The conversations of life

Protecting our heritage: Australia’s three oldest family businesses


Consider the commitment to an ideal required to stick with a venture for 204 years, especially when today 80 per cent of new businesses fail.

Such a business is Tasmania’s Summerville Farm. Established in 1811, it is Australia’s longest running family company.

It hasn’t always been easy. Sixth generation owner Jim Thompson says the best move was when his great, great, great grandmother married a convict, William Lamprill, who really took the farm places and laid the foundations of a property that could survive the centuries.

Two premature deaths nearly caused the business to be sold but the family was determined to survive; they had to sell and buy back bits along the journey but today they remain successful, growing poppies, peas and cereals.

A legacy in lager

The second oldest family business is West Australian and was established in 1829, the same year as Perth. Lionel Samson arrived on the first ship and understood what new colonies wanted. He set up a liquor importing and exporting business.  (Lionel secured the first liquor license in the state in 1835, which remains current today). Relatively recently -in 1939 – they started expanding. They purchased a transport business, Sadliers, which is now one of the largest conglomerates in WA.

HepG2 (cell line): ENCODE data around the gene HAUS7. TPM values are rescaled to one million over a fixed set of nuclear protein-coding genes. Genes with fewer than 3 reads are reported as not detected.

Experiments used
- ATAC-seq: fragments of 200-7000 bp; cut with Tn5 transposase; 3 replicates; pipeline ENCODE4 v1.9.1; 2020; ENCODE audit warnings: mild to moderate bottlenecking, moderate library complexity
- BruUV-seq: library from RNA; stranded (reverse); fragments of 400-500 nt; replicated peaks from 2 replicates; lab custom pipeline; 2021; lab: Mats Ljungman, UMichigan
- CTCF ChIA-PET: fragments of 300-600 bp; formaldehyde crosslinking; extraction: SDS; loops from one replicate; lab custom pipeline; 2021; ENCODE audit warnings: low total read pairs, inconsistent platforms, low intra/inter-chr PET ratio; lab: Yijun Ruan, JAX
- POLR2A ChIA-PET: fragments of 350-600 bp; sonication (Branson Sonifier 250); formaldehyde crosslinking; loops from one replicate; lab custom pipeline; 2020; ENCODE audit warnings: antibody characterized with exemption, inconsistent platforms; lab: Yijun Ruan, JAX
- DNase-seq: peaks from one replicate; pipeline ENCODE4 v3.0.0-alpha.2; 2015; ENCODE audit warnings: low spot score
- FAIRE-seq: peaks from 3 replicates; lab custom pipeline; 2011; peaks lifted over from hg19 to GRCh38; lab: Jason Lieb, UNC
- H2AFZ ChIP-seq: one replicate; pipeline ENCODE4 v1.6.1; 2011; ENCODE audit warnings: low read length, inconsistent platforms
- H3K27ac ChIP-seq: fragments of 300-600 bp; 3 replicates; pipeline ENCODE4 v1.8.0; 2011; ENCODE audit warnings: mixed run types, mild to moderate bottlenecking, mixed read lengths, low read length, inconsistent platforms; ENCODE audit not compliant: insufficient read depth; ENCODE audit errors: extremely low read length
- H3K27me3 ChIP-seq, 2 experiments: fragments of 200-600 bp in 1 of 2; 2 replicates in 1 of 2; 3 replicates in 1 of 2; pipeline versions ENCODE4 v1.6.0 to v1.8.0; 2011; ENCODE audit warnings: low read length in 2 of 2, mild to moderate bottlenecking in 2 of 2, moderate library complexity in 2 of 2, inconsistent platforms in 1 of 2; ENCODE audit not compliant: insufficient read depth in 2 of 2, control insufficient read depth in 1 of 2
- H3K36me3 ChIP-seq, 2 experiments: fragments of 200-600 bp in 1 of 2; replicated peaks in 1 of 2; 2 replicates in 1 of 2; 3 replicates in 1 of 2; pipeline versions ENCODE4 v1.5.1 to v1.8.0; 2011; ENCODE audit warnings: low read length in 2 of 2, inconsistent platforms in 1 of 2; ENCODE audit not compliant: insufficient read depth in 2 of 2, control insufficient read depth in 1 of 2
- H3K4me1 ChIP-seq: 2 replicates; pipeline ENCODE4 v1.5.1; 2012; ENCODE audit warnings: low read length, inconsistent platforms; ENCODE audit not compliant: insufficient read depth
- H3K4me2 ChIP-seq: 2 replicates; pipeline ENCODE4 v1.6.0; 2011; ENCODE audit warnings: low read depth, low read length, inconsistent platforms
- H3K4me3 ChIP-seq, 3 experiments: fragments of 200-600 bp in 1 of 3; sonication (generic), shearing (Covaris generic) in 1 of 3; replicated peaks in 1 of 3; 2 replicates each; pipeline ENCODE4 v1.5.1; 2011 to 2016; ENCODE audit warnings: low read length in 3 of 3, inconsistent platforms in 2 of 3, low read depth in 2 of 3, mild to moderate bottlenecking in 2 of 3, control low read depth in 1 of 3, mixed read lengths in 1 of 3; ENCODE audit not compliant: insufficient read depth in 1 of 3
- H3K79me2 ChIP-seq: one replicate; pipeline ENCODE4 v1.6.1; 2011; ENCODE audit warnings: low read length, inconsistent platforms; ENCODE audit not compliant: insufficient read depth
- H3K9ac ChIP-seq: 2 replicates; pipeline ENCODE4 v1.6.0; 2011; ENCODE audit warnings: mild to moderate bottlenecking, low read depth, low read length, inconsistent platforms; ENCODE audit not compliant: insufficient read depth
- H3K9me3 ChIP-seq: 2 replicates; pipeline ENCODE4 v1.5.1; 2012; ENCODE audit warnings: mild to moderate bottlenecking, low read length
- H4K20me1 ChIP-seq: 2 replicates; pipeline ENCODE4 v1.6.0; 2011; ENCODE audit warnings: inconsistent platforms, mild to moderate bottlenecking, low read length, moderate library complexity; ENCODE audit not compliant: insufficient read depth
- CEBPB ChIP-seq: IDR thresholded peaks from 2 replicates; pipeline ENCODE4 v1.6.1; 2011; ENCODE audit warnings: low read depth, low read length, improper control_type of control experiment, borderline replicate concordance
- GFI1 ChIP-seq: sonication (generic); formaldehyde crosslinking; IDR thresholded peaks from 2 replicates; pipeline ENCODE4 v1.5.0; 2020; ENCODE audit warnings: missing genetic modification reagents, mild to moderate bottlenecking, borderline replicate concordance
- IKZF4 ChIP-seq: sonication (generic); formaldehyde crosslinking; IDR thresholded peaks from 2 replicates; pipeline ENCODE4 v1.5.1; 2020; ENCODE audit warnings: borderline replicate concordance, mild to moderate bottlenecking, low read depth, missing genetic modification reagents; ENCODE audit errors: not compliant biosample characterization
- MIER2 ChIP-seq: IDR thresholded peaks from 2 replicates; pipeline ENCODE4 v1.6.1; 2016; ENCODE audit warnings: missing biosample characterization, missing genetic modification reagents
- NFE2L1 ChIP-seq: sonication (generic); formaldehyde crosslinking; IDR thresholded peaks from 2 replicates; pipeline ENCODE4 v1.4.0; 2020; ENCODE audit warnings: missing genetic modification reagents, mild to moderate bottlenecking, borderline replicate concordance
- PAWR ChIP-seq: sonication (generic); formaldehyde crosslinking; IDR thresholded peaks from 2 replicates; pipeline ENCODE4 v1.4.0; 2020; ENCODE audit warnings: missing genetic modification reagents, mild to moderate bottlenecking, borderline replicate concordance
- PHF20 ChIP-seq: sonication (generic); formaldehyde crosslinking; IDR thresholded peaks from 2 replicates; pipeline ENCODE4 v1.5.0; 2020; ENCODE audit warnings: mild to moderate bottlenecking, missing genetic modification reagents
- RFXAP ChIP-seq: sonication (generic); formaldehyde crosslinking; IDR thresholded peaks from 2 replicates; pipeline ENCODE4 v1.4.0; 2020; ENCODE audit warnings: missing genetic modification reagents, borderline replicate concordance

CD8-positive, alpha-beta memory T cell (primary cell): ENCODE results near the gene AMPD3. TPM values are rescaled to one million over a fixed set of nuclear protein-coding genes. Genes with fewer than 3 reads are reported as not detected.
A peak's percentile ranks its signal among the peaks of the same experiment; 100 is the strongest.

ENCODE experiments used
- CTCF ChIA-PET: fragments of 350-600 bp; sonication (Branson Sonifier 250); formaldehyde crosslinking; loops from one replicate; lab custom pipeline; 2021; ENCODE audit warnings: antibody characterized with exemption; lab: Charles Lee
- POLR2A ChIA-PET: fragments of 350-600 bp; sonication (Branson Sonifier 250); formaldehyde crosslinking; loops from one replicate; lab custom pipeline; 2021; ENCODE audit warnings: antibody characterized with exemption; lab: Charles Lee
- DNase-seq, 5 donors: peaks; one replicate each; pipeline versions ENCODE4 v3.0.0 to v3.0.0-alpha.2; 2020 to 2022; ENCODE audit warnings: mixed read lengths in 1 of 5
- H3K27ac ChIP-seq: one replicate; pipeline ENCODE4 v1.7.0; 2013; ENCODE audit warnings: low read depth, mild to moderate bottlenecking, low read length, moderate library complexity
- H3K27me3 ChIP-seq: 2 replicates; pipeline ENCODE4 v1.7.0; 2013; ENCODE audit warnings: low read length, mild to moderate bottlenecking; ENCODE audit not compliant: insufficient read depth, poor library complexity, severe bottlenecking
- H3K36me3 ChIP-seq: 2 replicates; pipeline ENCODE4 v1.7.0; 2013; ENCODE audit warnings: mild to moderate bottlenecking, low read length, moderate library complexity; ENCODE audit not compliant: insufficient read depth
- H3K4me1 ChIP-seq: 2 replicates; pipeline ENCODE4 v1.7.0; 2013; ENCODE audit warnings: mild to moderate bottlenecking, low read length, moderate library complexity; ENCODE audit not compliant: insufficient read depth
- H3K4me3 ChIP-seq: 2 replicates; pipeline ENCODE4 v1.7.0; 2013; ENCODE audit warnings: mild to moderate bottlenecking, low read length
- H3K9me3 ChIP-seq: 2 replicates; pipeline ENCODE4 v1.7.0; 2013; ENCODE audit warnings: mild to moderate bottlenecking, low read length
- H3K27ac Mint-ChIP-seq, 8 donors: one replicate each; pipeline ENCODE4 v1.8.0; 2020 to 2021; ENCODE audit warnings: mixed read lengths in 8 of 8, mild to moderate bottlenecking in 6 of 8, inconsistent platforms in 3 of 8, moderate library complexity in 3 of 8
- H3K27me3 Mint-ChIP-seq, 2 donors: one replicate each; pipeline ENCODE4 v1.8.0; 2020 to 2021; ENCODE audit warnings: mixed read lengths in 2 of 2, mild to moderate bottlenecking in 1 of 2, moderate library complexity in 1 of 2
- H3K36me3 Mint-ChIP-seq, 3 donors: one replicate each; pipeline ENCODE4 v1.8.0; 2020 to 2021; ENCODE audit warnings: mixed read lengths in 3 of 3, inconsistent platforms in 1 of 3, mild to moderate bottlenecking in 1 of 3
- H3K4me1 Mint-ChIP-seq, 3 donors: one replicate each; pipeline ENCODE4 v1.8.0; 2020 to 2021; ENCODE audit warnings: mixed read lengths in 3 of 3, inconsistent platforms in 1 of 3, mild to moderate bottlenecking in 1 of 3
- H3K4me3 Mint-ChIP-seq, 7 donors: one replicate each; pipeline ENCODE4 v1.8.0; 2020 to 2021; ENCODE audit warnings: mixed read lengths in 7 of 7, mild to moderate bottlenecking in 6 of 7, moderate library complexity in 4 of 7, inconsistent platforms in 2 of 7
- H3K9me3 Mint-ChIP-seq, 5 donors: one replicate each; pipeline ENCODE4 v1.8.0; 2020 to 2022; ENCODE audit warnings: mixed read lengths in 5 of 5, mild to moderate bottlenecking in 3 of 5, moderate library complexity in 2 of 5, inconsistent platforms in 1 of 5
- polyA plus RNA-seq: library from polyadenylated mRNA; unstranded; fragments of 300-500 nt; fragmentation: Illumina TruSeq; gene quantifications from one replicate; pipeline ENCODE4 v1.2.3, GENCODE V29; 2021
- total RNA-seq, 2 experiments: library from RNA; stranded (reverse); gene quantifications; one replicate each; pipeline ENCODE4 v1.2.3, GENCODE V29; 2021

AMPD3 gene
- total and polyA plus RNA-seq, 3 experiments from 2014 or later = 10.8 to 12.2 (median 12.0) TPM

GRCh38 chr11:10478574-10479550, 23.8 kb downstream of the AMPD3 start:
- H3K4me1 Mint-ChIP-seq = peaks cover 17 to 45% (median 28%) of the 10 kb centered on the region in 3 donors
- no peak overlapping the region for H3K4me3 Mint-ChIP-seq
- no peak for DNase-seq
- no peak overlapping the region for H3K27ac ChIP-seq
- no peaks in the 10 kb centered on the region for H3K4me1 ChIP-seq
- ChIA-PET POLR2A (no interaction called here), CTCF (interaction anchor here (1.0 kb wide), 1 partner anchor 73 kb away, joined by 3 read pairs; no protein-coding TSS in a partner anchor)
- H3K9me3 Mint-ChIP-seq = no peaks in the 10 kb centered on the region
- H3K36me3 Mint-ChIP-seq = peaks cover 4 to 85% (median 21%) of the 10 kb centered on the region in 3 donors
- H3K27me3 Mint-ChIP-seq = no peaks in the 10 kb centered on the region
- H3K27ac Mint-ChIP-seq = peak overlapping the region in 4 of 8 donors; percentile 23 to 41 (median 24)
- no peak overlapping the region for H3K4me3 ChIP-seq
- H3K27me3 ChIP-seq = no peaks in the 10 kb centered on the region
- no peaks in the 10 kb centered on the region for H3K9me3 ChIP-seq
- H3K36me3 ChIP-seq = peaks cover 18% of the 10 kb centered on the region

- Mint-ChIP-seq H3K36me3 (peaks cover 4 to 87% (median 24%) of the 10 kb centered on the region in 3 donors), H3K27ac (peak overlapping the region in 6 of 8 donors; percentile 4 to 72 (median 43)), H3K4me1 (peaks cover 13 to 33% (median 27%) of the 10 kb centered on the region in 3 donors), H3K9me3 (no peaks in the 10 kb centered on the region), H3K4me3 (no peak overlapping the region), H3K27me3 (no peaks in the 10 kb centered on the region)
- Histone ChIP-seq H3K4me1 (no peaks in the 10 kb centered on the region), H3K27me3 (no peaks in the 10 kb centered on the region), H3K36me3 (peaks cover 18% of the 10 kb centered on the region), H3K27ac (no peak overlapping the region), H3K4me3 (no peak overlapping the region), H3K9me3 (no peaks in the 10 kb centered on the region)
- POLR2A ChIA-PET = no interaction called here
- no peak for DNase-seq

They still distribute beer and wine but also own Plantagenet Wines and some of the world’s largest industrial packaging businesses.

History on the vine

The third oldest family business is also connected to alcohol, Taranga Vineyards in McLaren Vale, South Australia. It was established in 1841 by Elizabeth and William Oliver who came from Scotland to raise sheep and cattle. But wine won the day, no doubt because of demand in an otherwise ‘dry’ country.

Sixth generation keeper of the family heritage, Corrina Wright, calls it a privilege with pressure to be the current custodian.

“You don’t want to be the one to stuff it up,” she says.

She says they don’t plan around the dollar outcomes but rather the sustainability of the business.

The Family Business Australia report that identified these businesses, pointed to family succession being the most difficult hurdle to jump: the challenge of convincing all that the long term legacy was worth the short term sacrifices. It’s great that they were convinced!

Chris Baynes is a columnist and publisher of Frank & Earnest. He is also the publisher of, the leading national directory of retirement villages and aged care services in Australia.

Leave A Reply